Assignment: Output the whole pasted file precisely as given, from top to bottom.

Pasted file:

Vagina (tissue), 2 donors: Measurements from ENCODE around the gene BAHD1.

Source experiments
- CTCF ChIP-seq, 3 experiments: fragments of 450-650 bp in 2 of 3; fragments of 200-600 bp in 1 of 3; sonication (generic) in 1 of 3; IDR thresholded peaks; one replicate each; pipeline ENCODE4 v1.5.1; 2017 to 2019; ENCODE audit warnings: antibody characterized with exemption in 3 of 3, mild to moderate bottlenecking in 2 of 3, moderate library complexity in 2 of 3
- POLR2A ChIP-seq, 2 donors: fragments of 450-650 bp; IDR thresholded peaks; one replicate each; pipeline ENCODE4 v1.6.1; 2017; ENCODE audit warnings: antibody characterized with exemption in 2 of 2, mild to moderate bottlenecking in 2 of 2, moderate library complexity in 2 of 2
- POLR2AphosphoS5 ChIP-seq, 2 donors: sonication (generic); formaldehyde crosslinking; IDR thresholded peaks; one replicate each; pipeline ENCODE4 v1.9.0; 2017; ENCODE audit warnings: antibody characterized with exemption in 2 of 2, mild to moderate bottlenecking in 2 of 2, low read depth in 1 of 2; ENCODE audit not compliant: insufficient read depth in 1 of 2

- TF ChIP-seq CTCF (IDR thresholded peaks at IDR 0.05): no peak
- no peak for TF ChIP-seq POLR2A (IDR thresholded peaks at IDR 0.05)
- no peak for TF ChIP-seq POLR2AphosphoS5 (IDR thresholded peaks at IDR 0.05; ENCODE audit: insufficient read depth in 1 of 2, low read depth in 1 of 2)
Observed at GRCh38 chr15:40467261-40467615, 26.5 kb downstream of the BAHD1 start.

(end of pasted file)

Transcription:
Vagina (tissue), 2 donors: Measurements from ENCODE around the gene BAHD1.

Source experiments
- CTCF ChIP-seq, 3 experiments: fragments of 450-650 bp in 2 of 3; fragments of 200-600 bp in 1 of 3; sonication (generic) in 1 of 3; IDR thresholded peaks; one replicate each; pipeline ENCODE4 v1.5.1; 2017 to 2019; ENCODE audit warnings: antibody characterized with exemption in 3 of 3, mild to moderate bottlenecking in 2 of 3, moderate library complexity in 2 of 3
- POLR2A ChIP-seq, 2 donors: fragments of 450-650 bp; IDR thresholded peaks; one replicate each; pipeline ENCODE4 v1.6.1; 2017; ENCODE audit warnings: antibody characterized with exemption in 2 of 2, mild to moderate bottlenecking in 2 of 2, moderate library complexity in 2 of 2
- POLR2AphosphoS5 ChIP-seq, 2 donors: sonication (generic); formaldehyde crosslinking; IDR thresholded peaks; one replicate each; pipeline ENCODE4 v1.9.0; 2017; ENCODE audit warnings: antibody characterized with exemption in 2 of 2, mild to moderate bottlenecking in 2 of 2, low read depth in 1 of 2; ENCODE audit not compliant: insufficient read depth in 1 of 2

- TF ChIP-seq CTCF (IDR thresholded peaks at IDR 0.05): no peak
- no peak for TF ChIP-seq POLR2A (IDR thresholded peaks at IDR 0.05)
- no peak for TF ChIP-seq POLR2AphosphoS5 (IDR thresholded peaks at IDR 0.05; ENCODE audit: insufficient read depth in 1 of 2, low read depth in 1 of 2)
Observed at GRCh38 chr15:40467261-40467615, 26.5 kb downstream of the BAHD1 start.